“The relationship between sexual preferences and political orientations: Do positions in the bedroom affect positions in the ballot box?” by Peter Hatemi, Charles Crabtree and Rose McDermott will be published in the Personality and Individual Differences journal in Jan. 2017.

 

 

The importance of alcohol in community-building

On Dec. 23, Statistics Canada released its latest monthly estimates on how much business the nation’s drinking places were doing. A “drinking place”, as defined by Industry Canada, includes “bars, taverns or drinking places, primarily engaged in preparing and serving alcoholic beverages for immediate consumption”.

Out of pure curiosity, I used Statistics Canada’s CANSIM data portal to calculate each province’s per capita drinking-place receipts for the year from November 2014 through October 2015.

What I found was quite surprising: not only were Manitoba’s drinking-place sales of $24 per capita well below the national $61 average, but we were way down at the bottom of the nine provinces for which data are available. (British Columbia had the nation’s highest per-capita bar spending at $119, followed by Saskatchewan at $106 and Newfoundland and Labrador at $93.)

 

Per capita receipts reported by "Drinking Places", as defined by Industry Canada, Nov. 2014-Oct. 2015. Statistics Canada data excludes P.E.I. and the northern territories due to small sample sizes.

Per capita receipts reported by “Drinking Places”, as defined by Industry Canada, Nov. 2014-Oct. 2015. Statistics Canada data excludes P.E.I. and the northern territories due to small sample sizes.

Perhaps this should be no surprise. Manitoba started out in the 19th century as a chaotic frontier society, and over-compensated for the problems caused by drunkenness by establishing a liquor bureaucracy that even now retains rather restrictive liquor laws. Add to that a culture that still frowns upon alcohol consumption in the rural south; and the typically North American urban sprawl and car dependency, which necessarily puts limits on the ability of a group of friends to gather for a pint or two of beer on their way home — a limitation that those who can walk or take public transport home need not be so concerned with.

While all this might save Manitobans the inconvenience of loutish after-bar behaviour or of needing to step over vomit on the morning streets that go with the territory in more urban environments, it also raises the question of whether Manitoba’s weak bar and pub culture makes the province socially too closed for its own good.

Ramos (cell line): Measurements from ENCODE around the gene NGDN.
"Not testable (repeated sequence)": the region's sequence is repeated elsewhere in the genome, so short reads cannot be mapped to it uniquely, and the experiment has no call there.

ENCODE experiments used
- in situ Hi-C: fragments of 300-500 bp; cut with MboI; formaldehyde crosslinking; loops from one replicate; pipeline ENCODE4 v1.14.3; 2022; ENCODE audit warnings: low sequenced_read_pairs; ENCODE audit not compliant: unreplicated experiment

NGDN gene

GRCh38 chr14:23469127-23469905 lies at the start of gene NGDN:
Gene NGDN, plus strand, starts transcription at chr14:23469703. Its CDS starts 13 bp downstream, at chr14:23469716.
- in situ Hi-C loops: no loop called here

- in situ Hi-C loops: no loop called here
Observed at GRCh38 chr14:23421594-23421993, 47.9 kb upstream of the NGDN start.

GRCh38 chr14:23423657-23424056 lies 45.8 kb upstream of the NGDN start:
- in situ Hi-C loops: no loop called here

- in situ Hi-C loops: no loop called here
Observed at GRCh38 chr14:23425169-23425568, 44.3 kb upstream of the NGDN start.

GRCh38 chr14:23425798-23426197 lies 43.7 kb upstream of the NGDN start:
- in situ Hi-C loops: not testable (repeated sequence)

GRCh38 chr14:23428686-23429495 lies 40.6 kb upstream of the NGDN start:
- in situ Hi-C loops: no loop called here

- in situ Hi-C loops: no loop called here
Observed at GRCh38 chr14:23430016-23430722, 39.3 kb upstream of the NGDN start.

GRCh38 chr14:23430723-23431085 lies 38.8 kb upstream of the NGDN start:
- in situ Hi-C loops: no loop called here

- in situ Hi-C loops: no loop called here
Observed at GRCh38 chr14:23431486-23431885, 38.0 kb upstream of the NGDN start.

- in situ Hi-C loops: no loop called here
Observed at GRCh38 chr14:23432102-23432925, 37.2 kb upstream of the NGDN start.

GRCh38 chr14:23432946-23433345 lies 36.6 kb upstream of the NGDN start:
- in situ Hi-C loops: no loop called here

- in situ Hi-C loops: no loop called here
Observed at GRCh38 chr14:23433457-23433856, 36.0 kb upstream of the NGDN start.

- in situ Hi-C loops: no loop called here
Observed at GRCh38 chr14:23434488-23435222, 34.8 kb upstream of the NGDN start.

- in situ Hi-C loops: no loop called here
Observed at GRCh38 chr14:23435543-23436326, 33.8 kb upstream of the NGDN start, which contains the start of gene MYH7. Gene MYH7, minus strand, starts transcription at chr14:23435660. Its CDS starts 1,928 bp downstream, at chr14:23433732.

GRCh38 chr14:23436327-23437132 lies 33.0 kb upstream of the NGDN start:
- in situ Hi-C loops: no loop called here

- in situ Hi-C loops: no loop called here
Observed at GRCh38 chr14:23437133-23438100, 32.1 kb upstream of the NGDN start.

This possibility goes back to a discussion I had a year or two ago with a Czech expatriate now living here who shared with me the one thing he disliked about life in Manitoba: that it was “a very lonely place”.

He had grown up and lived in a society where the local pub and pizzeria were not just places to eat or drink: they played a critical role in building and maintaining a sense of community — places where the locals gathered to share news, stay connected to old friends, and meet new ones.

Here in Winnipeg, he found that there was a huge void. The neighbourhoods had no natural gathering places, and were dull and lifeless — a collection of commuters who went straight home after work, closed and locked the door, and stayed there until the morning — with no real sense of community. “Nothing but houses,” he lamented.

As unfashionable as it might be to say this in our culture, alcohol has an important role to play in the building of a sense of community.

In her book Watching the English, British social anthropologist Kate Fox highlighted the importance of shared alcohol consumption to linking people together. The better any particular venue fared in what she referred to as “The SAS Test”, the more amenable it was to bringing people together:

“SAS stands for Sociability (by which I mean specifically the acceptability and ease of initiating conversation with strangers), Alcohol (an essential flirting aid among the inhibited English) and Shared-interest (environments in which people have interests in common, or a shared focus – settings likely to have the kinds of props and facilitators that help the English to overcome their social dis-ease).”

At the top of Fox’s list: the pubs for which British communities are famous. Though they only pass two-thirds of the SAS Test for lack of a shared interest, Fox noted that they do allow for informal introductions that make shared-interest finding possible.

Parties and nightclubs – two other areas in which alcohol consumption within moderation is encouraged – also ranked high on Fox’s list. At the bottom of the list: trains, supermarkets and galleries, which Fox described as “no-go areas” for making social connections.

In 2012, University of Pittsburgh researchers also found that moderate alcohol consumption played an important role in widening peoples’ social networks:

“[The researchers] concluded that alcohol stimulates social bonding, increases the amount of time people spend talking to one another, and reduces displays of negative emotions . . . Results showed that alcohol not only increased the frequency of ‘true’ smiles, but also enhanced the coordination of these smiles. In other words, alcohol enhanced the likelihood of ‘golden moments,’ with groups provided alcohol being more likely than those offered nonalcoholic beverages to have all three group members smile simultaneously. Participants in alcohol-drinking groups also likely reported greater social bonding than did the nonalcohol-drinking groups and were more likely to have all three members stay involved in the discussion.”

Such bridge-building between people matters. In 2010, this blog discussed the possibility that, in spite of the famous “Friendly Manitoba” slogan, our community is actually a bit hesitant to let newcomers into our existing, long-established and somewhat closed social circles. But the newcomers keep coming: in 2014, we welcomed more than 16,000 foreign newcomers to our province, and more are on the way.